Hedonisia Hawaii Eco-Community Green Vacation Rentals

Hedonisia Hawaii Botanical Plant Inventory

Sweet Potato

1) Plant History & General Information:








  • Location on Property: Garden ZKahuna CabinBamboo HutGarden J,
  • Sweet Potato Leaves

    Sweet Potato Leaves

    Scientific Name: Ipomoea batatas

  • Region of Origin: Between the Yucatán Peninsula of Mexico and the mouth of the Orinoco River in Venezuela.
  • We have two types of sweet potatoes growing here.
      • Sweet potato, the leaves are glossy green, with up to 4 cm long, and new leaves are copper in color.
      • Purple Sweet Potato – Leaves are purple with a green border.

2) Plant Uses:

  • As Food: Used mostly for human consumption; large edible root and edible leaves.
      • The leaves may be steamed, boiled or baked.
      • The tubers boiled, steamed or fried.  Prepared like a white potato.
  • As Medicine:  Sweet potatoes are extraordinarily rich in carotenoids, orange and yellow pigments that play a role in helping the body respond to insulin. And as unlikely as it may seem, coffee (another Magic food) and sweet potatoes have something in common: They’re both rich in the natural plant compound chlorogenic acid, which may help reduce insulin resistance.
  • The famous Nurses’ Health Study at Harvard Medical School found that women who ate lots of foods rich in beta-carotene, such as sweet potatoes, reduced their risk of breast cancer by as much as 25 percent. Eating sweet potatoes is a smart move for you if you have high blood pressure because they are rich in potassium, a mineral known for bringing pressure down. You’ll get more potassium from a sweet potato than you will from a banana!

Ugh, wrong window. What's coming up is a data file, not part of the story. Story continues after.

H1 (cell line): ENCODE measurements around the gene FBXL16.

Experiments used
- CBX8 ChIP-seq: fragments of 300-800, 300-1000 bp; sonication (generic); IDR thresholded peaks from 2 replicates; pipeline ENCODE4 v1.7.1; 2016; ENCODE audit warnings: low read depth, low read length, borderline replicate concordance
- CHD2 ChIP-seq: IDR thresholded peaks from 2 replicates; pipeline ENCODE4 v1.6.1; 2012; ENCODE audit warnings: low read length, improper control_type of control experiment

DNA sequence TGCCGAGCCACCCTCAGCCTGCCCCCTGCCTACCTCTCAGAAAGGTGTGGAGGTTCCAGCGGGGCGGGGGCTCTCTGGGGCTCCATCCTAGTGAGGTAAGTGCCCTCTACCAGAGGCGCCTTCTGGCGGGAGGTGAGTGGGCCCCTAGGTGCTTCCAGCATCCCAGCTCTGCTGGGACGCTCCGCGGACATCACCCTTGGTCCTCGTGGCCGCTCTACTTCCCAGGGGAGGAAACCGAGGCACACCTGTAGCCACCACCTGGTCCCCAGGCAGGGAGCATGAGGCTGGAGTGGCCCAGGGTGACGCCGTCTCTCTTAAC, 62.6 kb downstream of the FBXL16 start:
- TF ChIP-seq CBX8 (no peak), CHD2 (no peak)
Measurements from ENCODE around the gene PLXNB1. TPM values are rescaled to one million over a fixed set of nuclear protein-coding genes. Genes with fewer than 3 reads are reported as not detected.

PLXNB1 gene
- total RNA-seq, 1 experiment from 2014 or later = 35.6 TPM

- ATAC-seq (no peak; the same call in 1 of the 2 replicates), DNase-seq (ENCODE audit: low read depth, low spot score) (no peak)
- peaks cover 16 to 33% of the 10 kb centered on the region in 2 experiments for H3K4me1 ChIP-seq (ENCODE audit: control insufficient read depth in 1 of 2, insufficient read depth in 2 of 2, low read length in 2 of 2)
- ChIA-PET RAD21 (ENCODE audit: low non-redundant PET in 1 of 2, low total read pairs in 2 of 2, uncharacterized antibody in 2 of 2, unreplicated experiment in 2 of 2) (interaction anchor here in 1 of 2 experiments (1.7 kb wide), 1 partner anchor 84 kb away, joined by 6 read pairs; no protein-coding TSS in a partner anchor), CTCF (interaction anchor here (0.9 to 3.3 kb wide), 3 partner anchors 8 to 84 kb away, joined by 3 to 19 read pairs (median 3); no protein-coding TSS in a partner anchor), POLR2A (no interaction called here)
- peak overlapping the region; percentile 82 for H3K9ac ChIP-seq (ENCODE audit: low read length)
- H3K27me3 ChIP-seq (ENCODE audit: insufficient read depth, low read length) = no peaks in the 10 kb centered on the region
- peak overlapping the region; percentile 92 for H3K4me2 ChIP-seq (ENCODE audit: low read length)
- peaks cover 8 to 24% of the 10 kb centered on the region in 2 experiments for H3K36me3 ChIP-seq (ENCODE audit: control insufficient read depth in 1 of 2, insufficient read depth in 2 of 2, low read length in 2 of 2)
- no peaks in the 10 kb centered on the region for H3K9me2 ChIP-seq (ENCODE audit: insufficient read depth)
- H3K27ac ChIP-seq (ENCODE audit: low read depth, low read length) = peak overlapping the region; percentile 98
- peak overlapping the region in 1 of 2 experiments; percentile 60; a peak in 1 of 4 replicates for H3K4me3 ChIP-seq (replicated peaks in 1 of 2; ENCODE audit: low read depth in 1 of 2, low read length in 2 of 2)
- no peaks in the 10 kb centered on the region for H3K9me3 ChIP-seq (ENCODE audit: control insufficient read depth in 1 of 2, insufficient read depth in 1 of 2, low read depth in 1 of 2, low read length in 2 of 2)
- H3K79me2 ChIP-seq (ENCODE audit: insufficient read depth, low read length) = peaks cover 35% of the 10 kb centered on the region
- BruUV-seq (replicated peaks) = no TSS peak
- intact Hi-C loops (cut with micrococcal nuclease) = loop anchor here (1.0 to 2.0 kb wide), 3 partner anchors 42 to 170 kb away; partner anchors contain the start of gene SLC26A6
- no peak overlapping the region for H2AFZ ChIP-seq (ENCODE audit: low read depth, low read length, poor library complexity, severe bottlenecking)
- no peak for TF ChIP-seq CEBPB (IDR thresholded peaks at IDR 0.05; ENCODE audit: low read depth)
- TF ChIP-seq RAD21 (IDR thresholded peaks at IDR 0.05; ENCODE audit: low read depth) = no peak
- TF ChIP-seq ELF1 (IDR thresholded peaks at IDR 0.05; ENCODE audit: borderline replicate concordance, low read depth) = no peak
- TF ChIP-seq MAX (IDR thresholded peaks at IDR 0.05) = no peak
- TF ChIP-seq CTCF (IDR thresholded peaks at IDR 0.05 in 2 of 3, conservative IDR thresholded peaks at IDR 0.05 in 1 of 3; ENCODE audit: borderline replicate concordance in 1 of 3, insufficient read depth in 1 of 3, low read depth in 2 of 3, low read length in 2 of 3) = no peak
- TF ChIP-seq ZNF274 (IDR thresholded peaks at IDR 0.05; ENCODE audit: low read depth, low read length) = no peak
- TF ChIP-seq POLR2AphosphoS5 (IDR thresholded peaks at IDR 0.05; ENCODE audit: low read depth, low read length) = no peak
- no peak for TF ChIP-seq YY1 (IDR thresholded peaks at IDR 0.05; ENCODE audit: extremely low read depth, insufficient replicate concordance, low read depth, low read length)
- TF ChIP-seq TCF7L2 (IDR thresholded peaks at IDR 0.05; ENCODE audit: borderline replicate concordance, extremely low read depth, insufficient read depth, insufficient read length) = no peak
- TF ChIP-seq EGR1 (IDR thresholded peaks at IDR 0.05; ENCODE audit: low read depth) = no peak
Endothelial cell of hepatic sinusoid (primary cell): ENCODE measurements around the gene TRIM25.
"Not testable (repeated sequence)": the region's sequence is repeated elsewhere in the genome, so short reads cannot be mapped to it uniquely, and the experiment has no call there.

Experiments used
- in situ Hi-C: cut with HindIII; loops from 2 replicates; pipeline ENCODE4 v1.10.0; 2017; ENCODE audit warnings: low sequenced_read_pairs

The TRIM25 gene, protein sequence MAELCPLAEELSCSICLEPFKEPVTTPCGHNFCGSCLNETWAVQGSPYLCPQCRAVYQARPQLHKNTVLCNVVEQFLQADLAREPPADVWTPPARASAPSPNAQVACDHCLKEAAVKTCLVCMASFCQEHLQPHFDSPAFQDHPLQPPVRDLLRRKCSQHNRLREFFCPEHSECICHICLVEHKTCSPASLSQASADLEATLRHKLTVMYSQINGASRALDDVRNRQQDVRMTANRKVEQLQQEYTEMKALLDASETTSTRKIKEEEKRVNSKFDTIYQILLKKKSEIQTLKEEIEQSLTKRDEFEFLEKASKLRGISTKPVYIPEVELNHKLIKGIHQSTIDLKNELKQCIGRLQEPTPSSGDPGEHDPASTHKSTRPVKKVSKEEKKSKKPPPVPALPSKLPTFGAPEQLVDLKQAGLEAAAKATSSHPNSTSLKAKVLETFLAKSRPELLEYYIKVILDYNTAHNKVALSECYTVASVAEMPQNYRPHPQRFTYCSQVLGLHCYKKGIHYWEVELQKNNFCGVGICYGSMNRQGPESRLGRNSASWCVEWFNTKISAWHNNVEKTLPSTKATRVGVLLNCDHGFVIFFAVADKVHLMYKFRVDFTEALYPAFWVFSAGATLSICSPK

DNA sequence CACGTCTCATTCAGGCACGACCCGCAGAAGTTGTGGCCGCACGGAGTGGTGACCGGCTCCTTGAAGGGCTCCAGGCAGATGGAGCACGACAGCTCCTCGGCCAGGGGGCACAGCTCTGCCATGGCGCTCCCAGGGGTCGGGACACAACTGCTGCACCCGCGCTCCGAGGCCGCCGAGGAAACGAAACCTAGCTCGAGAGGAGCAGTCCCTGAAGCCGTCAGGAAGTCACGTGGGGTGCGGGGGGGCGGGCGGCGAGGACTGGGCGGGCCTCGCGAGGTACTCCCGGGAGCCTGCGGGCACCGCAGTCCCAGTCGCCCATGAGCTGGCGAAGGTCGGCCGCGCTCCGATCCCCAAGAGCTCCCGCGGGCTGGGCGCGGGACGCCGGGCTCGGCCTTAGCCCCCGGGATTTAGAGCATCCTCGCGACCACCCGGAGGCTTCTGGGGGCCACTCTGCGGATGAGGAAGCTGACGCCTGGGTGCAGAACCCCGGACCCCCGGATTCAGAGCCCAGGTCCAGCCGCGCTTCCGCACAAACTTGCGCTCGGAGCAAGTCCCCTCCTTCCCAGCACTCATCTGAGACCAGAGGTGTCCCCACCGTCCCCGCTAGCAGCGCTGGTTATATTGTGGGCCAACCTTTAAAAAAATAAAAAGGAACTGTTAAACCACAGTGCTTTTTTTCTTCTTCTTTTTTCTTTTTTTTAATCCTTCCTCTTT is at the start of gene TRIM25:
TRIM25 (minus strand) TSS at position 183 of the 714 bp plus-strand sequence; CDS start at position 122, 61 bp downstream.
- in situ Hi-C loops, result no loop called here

• Other Uses: Sweet potato vines also provide the basis for a high-protein animal feed. With high starch content, it is well suited to processing and has become an important source of raw material for starch and starch-derived industrial products.

3) Growing Instructions

  • Growing: Grows like a weed. The plant does not enjoy frost. It grows best at an average temperature of 24 °C (75 °F), abundant sunshine and warm nights.
  • Best time to Harvest: Depending on the climate and conditions, tuberous roots mature in two to nine months.
  • Sunlight Requirements: Full Shade, Partial Shade, Full Sunlight
  • Soil Requirements: Although sweet potatoes may be grown on various types of soil, best results and highest yields will be obtained on soils that are loose, free from rocks, fairly fertile with a pH of 5.0 to 6.0 and with good drainage. Sweet potatoes are grown in tightly packed or rock-filled soils will produce many misshapen roots.

Propagation: Sweet potatoes are typically propagated using slips. (the sprout that grows from the mature tuber). 

According to this Hawaiian culture site   “Propagation is from stem cuttings or slips, not from the tubers. the 6-9 inch slips are planted about a foot apart, preferably in mounds, pu`e, or ridges, allowing the vines to trail off outside the beds. It is a good idea to plant `uala near the periphery of a garden, as the plants tend to take over the area in which they grow, and to wander on and on. The vines make a lovely ground cover in any event.

In planting, the older vines are used, with the cuttings being vine ends broken off from 10-20 inches from the tip. Gather these in the evening, not in the heat of the day. Pluck all leaves off except for three or four at the end, being careful to leave the leaf bud at the tip. Planting can be the next day, or even several days later, if the slips are kept moist, such as in a bucket of water. Root buds may begin to appear during this time.

Controlling Spread: Space plants 12 inches apart in rows 36 inches apart.

Difficulties with this plant: The diseases of sweet potatoes are usually not of any great importance in Hawaii if disease-free tip cuttings are used as planting material.

History of this Plant at Hedonisia: /



Mashed Sweet Potatoes:

  •  5 or 6 larger sweet potatoes or yams
  • water for boiling
  • 1 14oz can coconut milk
  • 3/4 tsp ginger
  • 1/2 tsp curry
  • 2 T olive or vegan butter
  • salt and pepper to taste

In a large pot, cover the yams or sweet potatoes with water and bring to a boil. Allow to simmer for at least 15 minutes, or until soft. Mash the sweet potatoes to desired consistency and add remaining ingredients. Yummy!

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